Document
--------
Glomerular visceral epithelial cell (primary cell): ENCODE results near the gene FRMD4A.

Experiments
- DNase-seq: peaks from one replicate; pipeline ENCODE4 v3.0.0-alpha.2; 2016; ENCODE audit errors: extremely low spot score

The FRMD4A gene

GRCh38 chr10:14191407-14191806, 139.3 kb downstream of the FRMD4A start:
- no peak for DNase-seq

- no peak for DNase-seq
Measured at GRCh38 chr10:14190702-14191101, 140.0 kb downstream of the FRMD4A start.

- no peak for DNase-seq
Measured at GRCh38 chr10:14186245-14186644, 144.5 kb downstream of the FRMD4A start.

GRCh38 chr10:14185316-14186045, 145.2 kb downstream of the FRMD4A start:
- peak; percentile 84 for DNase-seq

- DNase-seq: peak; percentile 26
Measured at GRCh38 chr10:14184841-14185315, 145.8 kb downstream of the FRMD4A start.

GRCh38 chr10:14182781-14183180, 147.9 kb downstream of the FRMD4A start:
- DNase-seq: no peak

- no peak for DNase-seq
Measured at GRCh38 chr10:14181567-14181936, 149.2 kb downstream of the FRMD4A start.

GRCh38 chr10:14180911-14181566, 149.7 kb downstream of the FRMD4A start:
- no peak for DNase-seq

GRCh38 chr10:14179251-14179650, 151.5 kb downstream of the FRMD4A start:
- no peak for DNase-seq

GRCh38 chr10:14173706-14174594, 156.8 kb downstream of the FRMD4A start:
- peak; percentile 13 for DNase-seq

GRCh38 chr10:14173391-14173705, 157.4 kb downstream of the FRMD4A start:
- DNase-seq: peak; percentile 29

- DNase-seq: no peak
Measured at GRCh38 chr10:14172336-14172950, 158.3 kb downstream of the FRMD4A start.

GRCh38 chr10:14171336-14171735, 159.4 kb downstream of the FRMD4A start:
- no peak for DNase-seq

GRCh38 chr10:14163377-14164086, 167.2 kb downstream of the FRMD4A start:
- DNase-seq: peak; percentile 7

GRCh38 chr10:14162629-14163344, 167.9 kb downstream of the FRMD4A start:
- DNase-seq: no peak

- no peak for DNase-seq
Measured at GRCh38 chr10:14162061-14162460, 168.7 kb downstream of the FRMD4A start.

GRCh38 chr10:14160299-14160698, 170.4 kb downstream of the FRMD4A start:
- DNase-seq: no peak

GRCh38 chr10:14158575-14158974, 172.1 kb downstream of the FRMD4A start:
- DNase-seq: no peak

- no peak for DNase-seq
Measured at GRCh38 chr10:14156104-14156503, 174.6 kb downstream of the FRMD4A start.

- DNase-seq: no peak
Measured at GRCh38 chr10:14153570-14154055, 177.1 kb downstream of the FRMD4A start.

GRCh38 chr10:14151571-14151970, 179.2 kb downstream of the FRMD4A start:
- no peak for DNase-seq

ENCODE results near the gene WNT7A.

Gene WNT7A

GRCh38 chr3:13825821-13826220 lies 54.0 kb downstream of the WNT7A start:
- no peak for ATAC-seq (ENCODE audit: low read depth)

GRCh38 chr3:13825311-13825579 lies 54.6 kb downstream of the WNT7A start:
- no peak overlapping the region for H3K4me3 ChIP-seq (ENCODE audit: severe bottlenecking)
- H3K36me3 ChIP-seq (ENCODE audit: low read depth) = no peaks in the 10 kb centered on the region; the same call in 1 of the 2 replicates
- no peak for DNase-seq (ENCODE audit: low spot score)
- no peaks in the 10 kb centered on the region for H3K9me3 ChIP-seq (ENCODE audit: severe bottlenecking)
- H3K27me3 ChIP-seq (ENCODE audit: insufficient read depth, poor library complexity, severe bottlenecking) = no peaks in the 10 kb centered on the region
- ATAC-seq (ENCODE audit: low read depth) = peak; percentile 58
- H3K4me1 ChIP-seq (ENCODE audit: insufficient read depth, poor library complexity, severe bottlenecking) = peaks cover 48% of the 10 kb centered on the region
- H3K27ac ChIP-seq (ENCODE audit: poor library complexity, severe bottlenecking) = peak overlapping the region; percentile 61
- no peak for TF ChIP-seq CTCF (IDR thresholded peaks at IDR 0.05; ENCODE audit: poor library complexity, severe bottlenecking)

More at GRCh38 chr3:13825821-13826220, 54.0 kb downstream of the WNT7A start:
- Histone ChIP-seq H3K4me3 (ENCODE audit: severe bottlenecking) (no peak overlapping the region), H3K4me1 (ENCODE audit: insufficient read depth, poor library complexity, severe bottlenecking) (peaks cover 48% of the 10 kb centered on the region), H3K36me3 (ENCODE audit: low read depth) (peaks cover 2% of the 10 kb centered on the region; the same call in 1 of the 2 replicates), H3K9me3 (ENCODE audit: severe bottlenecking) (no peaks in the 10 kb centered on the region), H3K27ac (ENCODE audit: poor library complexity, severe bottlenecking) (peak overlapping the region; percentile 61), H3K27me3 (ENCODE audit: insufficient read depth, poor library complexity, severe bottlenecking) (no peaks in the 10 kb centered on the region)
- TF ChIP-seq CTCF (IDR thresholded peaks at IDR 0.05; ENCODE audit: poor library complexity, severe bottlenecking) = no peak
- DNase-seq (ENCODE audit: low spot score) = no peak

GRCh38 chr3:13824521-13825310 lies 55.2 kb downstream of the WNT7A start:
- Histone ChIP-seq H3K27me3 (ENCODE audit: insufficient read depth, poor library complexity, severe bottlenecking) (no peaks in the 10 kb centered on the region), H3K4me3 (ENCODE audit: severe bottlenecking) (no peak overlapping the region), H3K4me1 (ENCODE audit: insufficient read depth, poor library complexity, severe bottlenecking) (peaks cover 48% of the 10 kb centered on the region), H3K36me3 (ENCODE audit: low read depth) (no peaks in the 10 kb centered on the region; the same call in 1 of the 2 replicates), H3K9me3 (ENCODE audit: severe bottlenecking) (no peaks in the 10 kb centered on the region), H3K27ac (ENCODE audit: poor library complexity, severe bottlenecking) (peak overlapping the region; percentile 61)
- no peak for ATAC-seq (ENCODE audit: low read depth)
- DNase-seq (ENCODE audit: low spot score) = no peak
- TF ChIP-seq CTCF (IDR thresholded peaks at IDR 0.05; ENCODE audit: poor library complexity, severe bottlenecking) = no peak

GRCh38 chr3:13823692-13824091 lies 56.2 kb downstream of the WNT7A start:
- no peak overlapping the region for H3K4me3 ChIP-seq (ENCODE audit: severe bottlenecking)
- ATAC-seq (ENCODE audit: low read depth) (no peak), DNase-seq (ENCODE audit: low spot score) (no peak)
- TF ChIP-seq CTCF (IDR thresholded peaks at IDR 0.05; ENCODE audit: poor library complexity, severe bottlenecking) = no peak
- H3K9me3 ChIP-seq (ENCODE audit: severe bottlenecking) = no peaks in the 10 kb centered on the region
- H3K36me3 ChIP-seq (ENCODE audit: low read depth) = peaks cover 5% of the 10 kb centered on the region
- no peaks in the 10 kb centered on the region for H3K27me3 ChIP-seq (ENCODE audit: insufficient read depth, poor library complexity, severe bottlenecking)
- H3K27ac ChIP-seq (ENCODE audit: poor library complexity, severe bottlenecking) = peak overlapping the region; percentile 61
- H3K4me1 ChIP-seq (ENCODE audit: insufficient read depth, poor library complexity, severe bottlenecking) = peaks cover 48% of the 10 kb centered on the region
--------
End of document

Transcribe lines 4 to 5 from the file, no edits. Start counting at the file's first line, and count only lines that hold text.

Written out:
The FRMD4A gene

GRCh38 chr10:14191407-14191806, 139.3 kb downstream of the FRMD4A start: